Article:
# Packing things into a crowded place

Predicting the geometry and behaviour of densely packed objects in the natural and man-made worlds, from rocks to foams to spheres.

Predicting the geometry and behaviour of densely packed objects in the natural and man-made worlds, from rocks to foams to spheres.

P. Lopez-Sanchez, R. Farr

*Food Biophysics*

P. Lopez-Sanchez, V. Chapara, S. Schumm, R. Farr

*Food Biophysics*

R. Farr, E. Griffiths

*Physical Review E*

Densely packed objects of a similar shape, from rocks to foams to spheres, have intrigued mathematicians since the ancients. The mechanical properties of these materials are determined by how big the gaps are between them—in particular, how close they are to their maximum random-packed density. Predicting this maximum, and how the material properties vary around it, is a geometric and physics challenge.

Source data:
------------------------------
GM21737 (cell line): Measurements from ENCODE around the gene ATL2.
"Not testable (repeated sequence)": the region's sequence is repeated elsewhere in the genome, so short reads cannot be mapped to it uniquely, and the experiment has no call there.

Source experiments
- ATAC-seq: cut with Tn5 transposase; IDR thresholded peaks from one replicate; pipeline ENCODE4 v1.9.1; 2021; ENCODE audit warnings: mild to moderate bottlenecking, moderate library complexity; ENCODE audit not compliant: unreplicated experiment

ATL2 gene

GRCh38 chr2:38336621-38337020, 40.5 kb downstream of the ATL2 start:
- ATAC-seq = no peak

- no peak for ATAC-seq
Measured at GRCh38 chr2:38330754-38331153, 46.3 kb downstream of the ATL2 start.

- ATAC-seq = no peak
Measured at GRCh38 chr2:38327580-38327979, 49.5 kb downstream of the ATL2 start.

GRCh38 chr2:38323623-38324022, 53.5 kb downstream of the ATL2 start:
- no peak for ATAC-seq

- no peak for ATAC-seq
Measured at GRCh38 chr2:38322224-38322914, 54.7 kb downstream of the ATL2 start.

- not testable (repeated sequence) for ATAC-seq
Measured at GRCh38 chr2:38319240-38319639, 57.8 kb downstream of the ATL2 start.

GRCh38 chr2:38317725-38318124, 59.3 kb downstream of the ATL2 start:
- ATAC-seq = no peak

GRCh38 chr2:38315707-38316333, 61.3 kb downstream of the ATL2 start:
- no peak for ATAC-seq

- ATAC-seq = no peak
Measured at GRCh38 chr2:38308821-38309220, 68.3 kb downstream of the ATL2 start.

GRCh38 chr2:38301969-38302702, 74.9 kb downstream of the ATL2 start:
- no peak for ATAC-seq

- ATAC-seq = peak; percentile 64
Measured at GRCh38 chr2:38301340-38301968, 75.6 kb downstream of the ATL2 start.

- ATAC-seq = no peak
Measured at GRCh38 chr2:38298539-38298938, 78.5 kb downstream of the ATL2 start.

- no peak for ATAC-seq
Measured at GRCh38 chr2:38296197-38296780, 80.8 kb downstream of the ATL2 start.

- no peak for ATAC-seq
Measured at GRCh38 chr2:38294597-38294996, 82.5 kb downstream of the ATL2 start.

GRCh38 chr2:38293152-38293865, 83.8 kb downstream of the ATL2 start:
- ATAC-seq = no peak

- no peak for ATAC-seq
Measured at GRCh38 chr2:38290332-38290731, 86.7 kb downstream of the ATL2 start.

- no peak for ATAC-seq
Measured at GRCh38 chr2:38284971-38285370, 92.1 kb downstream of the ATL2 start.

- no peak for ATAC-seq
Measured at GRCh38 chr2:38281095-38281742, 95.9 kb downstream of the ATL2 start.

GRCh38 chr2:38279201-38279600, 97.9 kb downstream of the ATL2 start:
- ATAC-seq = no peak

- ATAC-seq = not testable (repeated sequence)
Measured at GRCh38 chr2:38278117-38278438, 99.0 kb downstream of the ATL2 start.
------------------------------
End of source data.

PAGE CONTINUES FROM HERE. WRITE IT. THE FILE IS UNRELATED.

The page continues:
In this project we investigate the packing of spheres of the same size and mixtures of spheres with a range of sizes. While simulating packing is easy to program, the running time scales poorly with system size. To overcome this obstacle, we develop new mathematical techniques for determining the properties of dense packings using a simplified 1d model. This powerful approach captures essential features of higher-dimensional systems.

Understanding how objects fit closely together under pressure or by design is at the heart of materials science and branches of fluid dynamics. Predicting the behaviour of dense packings also sets the stage for reverse-engineering new composite materials to have desired properties.

P. Lopez-Sanchez, R. Farr

*Food Biophysics*

P. Lopez-Sanchez, V. Chapara, S. Schumm, R. Farr

*Food Biophysics*

R. Farr, E. Griffiths

*Physical Review E*